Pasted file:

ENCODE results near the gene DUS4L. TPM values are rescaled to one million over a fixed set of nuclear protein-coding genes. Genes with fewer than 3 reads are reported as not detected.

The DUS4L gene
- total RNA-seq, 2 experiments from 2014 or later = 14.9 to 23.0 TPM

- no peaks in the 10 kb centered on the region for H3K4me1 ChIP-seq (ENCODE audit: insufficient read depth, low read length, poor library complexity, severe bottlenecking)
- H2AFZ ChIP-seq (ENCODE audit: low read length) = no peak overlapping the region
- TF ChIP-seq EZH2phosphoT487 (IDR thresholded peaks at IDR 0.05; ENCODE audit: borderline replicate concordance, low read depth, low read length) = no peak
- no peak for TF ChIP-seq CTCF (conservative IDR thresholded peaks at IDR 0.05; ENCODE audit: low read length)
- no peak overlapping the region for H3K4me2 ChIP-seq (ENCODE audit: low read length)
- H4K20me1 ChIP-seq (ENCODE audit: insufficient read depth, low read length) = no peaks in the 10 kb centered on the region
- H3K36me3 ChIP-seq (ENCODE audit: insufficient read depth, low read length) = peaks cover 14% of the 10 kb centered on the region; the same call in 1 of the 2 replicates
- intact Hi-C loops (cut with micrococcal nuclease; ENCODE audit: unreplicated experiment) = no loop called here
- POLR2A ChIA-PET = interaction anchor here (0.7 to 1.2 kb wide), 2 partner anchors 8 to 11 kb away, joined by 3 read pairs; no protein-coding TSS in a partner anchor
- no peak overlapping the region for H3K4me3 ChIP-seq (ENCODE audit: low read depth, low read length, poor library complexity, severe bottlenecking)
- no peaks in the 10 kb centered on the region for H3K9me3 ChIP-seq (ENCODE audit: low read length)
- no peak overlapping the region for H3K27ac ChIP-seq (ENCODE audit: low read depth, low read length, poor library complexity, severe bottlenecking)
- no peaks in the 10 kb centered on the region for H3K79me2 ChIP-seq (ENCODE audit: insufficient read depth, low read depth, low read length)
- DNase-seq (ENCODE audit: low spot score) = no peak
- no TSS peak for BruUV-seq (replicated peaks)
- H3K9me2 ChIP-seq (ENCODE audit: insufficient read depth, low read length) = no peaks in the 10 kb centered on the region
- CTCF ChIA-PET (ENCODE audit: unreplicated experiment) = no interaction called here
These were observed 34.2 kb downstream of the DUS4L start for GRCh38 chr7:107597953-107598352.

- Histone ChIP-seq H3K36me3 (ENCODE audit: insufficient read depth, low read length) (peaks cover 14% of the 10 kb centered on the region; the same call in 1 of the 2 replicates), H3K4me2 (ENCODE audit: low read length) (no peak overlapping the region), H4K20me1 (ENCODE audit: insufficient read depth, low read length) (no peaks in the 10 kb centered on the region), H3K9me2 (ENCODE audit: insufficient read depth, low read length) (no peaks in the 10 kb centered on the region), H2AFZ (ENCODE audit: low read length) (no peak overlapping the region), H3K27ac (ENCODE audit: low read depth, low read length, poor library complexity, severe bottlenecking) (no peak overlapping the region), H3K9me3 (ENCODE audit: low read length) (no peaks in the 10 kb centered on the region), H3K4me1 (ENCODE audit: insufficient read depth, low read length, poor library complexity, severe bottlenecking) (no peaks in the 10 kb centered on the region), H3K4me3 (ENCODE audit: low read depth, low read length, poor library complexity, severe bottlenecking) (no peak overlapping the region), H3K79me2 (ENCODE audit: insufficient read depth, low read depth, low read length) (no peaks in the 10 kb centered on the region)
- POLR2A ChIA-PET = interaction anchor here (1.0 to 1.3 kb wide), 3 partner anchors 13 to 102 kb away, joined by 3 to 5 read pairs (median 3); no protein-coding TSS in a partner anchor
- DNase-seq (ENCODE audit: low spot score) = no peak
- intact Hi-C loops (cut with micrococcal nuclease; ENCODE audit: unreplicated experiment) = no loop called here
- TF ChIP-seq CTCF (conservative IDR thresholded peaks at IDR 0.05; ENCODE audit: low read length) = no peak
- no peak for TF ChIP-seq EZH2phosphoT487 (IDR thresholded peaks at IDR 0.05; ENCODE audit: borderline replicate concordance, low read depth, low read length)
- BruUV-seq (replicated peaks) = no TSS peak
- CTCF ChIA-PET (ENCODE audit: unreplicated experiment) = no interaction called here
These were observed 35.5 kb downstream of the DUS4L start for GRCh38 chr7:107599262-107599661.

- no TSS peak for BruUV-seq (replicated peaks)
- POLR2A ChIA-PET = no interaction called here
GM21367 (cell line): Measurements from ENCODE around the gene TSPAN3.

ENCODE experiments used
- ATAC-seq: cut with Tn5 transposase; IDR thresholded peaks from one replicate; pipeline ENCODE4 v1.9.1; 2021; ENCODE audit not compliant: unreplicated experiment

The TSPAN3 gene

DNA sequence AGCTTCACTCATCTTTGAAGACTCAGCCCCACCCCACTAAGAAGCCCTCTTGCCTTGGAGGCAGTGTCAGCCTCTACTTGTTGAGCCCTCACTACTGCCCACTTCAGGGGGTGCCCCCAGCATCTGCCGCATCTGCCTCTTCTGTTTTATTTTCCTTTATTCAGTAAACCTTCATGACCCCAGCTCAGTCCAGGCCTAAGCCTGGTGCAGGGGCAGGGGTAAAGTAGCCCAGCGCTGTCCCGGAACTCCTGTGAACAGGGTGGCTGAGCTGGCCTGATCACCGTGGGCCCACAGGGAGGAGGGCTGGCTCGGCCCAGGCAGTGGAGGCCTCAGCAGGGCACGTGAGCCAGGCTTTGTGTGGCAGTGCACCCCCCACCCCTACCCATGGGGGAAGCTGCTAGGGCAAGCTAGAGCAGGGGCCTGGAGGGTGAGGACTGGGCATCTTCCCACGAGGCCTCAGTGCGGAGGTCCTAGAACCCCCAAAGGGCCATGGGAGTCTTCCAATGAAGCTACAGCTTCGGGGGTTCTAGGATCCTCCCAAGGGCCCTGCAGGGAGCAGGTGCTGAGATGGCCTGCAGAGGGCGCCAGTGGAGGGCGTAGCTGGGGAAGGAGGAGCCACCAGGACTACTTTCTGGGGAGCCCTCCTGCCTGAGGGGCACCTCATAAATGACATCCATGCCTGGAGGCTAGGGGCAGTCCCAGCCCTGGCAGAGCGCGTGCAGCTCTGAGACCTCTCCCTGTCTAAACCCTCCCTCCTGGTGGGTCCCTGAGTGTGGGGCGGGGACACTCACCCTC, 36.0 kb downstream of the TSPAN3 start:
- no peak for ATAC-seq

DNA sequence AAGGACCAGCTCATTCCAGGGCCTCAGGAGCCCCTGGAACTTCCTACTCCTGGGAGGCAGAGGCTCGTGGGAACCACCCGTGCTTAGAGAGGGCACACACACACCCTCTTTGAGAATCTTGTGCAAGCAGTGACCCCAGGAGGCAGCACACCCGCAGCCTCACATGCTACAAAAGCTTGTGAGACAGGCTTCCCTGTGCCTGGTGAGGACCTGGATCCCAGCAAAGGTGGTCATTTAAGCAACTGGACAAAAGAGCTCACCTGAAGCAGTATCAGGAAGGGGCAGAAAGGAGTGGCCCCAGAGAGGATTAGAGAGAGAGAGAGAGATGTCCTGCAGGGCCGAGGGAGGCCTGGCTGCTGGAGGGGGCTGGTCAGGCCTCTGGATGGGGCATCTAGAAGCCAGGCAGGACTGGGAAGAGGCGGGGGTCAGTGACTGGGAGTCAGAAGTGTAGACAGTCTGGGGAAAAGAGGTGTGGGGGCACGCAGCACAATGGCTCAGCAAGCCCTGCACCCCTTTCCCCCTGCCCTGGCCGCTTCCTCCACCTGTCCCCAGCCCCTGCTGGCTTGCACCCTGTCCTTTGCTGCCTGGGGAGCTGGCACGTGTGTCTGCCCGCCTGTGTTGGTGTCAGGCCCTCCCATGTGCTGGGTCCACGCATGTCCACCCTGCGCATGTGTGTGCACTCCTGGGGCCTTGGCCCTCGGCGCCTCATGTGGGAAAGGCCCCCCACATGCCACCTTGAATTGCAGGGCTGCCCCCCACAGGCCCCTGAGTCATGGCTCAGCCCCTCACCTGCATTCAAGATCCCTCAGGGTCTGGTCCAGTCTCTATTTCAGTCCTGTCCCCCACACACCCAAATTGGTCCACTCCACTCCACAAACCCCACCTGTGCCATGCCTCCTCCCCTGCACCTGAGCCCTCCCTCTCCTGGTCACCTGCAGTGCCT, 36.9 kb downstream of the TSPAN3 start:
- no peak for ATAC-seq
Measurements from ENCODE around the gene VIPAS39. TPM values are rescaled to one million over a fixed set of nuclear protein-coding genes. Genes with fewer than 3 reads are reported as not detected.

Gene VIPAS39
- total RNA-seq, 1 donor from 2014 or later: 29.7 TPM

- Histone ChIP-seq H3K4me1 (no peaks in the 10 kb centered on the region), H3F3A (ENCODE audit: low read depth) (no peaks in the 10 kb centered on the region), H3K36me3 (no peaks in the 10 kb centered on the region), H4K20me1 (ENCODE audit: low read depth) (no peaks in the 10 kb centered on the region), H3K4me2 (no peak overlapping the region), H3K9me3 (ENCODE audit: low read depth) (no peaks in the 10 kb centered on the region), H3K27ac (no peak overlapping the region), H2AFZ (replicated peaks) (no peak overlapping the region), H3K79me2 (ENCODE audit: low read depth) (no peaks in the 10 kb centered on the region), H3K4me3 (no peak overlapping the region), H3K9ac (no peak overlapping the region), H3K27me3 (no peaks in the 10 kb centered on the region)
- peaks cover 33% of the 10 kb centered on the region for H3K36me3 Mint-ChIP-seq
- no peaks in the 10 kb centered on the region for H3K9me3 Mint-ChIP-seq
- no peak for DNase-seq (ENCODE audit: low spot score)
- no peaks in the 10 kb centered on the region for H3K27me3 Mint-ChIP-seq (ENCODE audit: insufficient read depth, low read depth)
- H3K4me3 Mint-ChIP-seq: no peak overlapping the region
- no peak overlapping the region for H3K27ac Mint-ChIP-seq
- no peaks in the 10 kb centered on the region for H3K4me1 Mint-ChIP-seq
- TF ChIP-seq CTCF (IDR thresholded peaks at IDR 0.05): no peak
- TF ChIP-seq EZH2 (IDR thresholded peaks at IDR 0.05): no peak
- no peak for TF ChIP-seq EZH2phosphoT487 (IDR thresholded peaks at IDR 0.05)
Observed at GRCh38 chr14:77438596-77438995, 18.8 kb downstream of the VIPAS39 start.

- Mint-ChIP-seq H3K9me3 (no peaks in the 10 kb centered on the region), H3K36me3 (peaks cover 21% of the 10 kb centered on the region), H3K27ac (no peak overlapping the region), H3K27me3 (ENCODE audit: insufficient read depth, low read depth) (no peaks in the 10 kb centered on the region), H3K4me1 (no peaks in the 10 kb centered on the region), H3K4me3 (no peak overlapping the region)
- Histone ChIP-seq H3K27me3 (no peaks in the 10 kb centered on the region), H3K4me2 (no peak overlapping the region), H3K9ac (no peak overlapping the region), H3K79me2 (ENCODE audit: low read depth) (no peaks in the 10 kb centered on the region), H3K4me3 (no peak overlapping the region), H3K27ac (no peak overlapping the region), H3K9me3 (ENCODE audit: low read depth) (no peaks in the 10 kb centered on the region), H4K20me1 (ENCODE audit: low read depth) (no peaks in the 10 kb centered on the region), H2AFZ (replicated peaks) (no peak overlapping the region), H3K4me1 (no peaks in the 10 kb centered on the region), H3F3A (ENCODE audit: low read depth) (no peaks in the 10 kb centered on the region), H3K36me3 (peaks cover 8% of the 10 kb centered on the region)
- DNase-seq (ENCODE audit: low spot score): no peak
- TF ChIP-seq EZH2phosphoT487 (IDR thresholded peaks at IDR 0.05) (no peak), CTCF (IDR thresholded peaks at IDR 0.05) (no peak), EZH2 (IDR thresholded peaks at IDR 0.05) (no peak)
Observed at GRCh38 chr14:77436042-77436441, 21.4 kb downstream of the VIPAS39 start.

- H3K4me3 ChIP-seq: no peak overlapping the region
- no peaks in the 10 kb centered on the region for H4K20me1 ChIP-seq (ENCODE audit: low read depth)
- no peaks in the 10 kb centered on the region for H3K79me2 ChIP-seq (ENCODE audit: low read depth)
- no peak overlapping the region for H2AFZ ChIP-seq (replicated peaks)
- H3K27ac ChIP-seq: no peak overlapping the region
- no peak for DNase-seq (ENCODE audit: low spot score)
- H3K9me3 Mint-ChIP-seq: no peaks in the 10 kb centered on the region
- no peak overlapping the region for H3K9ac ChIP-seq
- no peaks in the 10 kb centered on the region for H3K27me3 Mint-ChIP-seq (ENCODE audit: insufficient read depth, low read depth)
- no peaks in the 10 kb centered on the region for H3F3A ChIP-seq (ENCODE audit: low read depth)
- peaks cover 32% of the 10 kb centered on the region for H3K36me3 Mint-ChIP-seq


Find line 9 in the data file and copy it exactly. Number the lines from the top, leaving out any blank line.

- H4K20me1 ChIP-seq (ENCODE audit: insufficient read depth, low read length) = no peaks in the 10 kb centered on the region